4 Strategies For Avoiding the Trap of Emotional Investing

By Bobby Moyer, CFA, CFP®, CAIA

Bobby Moyer, CFA, CFP®, CAIA

Bobby Moyer, CFA, CFP®, CAIA Director of Research Senior Portfolio Manager

One of the biggest mistakes of many investors is making retirement investing decisions based on their emotions. Doing so can lead to buying high and selling low — which is the exact opposite of a successful retirement investing strategy.

It’s not hard to see why investors may be susceptible to making emotional investing decisions. Today, we’re bombarded by investing and market news on a 24/7 basis — whether it’s websites that broadcast up-to-the-minute stock quotes or talking heads on cable TV shows who tell us how we should be investing our money.

Irrational Exuberance … or Unfounded Fear?

Of course, these so-called experts on TV give advice without taking into consideration any particular person’s individual financial situation or investing goals. In fact, the media has a vested interest in sowing either irrational exuberance or unfounded fear among investors —because these are the things that drive up ratings.

A good example of this occurred during the recent run-up to the presidential election. Many pundits were saying that if Donald Trump were elected president, the markets would crash. Some recommended that investors pull their retirement savings out of the market and park them in cash until things settled down after the election.

When it became apparent on election night that Trump would win, the stock market futures did take a tumble. The day after the election they quickly reversed course and have since hit record highs. Many investors who fearfully pulled their retirement savings out of the market before the election have missed out on this nice market bounce.

Read more: Conservative Investors Should Stay the Course

Predicting the Future

The fact is that nobody can consistently predict what the financial markets are going to do in the future — not even investing pros. Unfortunately, many investors believe they are the exception to the rule. They try to “time the markets” based on the plethora of information that’s out there but usually end up making emotional decisions that harm their portfolio returns.

Here are 4 tips to help you avoid falling into the trap of emotional investing:

  1. Create a long-term investing plan based on your goals and needs. This starts with determining your retirement horizon and gauging your level of risk tolerance. For example, if you’re young and have 30 or more years until retirement, you can probably afford to assume more risk with your investments. But, if you’re older and plan to retire in five years or sooner, you should probably invest more conservatively.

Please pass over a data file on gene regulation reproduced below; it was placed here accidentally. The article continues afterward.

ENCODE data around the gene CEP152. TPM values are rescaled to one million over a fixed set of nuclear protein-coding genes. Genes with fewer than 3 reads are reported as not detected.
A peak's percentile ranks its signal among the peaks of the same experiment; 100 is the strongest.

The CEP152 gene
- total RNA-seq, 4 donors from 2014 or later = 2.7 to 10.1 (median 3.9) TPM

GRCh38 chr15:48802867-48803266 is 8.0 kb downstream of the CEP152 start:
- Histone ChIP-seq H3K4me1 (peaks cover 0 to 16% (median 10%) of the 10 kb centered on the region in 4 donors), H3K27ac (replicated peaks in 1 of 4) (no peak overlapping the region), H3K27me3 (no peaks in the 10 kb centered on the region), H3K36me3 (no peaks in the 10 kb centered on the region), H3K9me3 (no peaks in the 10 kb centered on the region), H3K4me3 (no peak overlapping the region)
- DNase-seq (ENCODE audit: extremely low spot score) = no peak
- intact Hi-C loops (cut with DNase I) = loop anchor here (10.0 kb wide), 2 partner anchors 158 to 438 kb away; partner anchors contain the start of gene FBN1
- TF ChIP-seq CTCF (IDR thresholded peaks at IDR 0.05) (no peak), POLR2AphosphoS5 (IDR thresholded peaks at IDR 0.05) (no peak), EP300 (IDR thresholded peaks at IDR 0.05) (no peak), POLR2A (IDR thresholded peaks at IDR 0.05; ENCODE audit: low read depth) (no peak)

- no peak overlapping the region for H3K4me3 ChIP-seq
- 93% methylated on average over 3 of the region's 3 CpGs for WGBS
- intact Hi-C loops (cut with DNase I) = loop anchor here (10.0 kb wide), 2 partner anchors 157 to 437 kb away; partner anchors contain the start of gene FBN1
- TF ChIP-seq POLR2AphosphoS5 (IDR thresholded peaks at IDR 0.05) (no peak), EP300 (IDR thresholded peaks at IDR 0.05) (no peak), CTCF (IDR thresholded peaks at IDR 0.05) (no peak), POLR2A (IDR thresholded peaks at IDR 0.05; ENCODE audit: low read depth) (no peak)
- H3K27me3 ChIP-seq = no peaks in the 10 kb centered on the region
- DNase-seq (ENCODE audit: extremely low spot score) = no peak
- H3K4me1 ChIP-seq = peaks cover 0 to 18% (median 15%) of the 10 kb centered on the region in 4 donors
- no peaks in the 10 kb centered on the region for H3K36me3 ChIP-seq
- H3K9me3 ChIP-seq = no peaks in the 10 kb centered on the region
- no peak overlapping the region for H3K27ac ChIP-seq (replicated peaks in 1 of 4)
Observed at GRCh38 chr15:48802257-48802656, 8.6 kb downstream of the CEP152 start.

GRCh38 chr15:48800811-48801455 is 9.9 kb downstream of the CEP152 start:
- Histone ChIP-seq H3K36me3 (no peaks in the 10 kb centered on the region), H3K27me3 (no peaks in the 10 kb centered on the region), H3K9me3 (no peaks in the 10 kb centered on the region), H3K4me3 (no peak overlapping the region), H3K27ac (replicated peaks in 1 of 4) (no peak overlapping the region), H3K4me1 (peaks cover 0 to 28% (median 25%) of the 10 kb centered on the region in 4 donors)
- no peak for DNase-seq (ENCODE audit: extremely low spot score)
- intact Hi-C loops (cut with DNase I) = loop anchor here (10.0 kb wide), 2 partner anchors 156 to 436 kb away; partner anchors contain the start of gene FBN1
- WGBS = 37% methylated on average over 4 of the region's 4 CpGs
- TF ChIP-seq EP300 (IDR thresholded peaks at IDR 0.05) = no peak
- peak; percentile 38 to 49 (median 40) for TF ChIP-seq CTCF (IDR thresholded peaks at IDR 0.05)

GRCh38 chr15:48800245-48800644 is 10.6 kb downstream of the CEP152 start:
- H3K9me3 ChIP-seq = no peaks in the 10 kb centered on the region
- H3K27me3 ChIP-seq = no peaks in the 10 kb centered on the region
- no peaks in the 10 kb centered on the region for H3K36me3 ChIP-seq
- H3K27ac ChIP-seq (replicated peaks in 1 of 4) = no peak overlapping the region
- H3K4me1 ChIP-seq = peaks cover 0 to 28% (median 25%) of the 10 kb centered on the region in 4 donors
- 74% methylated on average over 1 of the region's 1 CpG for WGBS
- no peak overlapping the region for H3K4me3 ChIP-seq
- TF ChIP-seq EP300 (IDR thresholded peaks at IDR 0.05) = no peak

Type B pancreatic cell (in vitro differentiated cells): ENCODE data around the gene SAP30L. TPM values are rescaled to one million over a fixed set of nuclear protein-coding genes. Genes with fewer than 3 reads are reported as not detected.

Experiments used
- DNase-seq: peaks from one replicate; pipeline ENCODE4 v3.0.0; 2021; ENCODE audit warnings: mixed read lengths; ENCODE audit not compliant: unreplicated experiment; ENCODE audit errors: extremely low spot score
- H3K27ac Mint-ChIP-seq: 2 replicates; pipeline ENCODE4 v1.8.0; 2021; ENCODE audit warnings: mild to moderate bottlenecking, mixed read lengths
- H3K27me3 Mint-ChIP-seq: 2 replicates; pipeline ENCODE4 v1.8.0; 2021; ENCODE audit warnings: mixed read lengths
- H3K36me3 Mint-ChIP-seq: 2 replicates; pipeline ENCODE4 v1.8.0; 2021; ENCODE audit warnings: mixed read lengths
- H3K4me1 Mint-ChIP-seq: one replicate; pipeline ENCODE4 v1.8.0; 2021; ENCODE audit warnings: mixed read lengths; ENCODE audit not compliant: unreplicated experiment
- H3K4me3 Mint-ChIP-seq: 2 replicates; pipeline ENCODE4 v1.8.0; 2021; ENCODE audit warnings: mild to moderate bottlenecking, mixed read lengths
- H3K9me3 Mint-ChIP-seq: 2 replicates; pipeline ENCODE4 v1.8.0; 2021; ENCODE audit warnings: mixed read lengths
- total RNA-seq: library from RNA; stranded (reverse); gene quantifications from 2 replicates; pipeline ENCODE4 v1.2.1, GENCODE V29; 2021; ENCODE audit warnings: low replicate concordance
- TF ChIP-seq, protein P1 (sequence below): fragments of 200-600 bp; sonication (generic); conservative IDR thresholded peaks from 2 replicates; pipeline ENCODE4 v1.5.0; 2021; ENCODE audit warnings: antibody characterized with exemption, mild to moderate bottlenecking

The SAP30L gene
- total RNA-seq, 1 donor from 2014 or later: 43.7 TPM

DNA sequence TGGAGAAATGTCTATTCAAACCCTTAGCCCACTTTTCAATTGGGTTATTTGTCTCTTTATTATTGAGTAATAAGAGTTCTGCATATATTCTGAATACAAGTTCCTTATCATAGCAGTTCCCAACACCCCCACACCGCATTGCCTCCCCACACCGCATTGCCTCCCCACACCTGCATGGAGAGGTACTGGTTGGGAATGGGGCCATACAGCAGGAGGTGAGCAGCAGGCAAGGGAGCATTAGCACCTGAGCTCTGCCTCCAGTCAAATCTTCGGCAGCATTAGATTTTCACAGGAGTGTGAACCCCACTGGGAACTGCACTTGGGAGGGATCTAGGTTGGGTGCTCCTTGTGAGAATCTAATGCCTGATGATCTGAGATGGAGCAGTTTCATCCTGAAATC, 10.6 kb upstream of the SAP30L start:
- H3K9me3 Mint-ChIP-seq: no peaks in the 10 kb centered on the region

2. Tune out the financial and investment media. This is especially true when the markets are particularly volatile. If following media coverage of the markets makes you more prone to making emotional investing decisions, then tune the media out. Remember that the self-proclaimed experts on that cable TV squawk box don’t know anything about your personal retirement goals and objectives. Their recommendations are not necessarily being made with your best interests in mind.

  3. Don’t try to hit investing “home runs.” Successful retirement investing depends on hitting a whole bunch of singles rather than a few home runs. Instead of trying to find one or two investments that you think are going to reap huge returns — but could also pose huge risk — diversify your retirement portfolio with a broad selection of securities designed to achieve a consistent return, as opposed to extreme highs and lows. Remember: You don’t need to capture all the upside in a strong market if you don’t capture all of the downside in a down market.

  4. Devise a proper asset allocation strategy and rebalance your portfolio periodically. One common mistake is investing heavily in the stock of a participant’s own company, or in stocks of companies in industries that investors know well. Instead, work with a financial or investment advisor to devise an asset allocation strategy based on your retirement goals and objectives. As changing market conditions shift the balance of securities over time, rebalance your portfolio on a periodic basis (such as annually) by buying asset classes that are underweight and selling asset classes that are overweight to your target asset allocation.

How ACG Can Help

At ACG, we have experience in helping investors when it comes to avoiding emotional investing. Please contact us to learn more about how we can help you in this crucial area.

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— Topics: Market Performance, Investments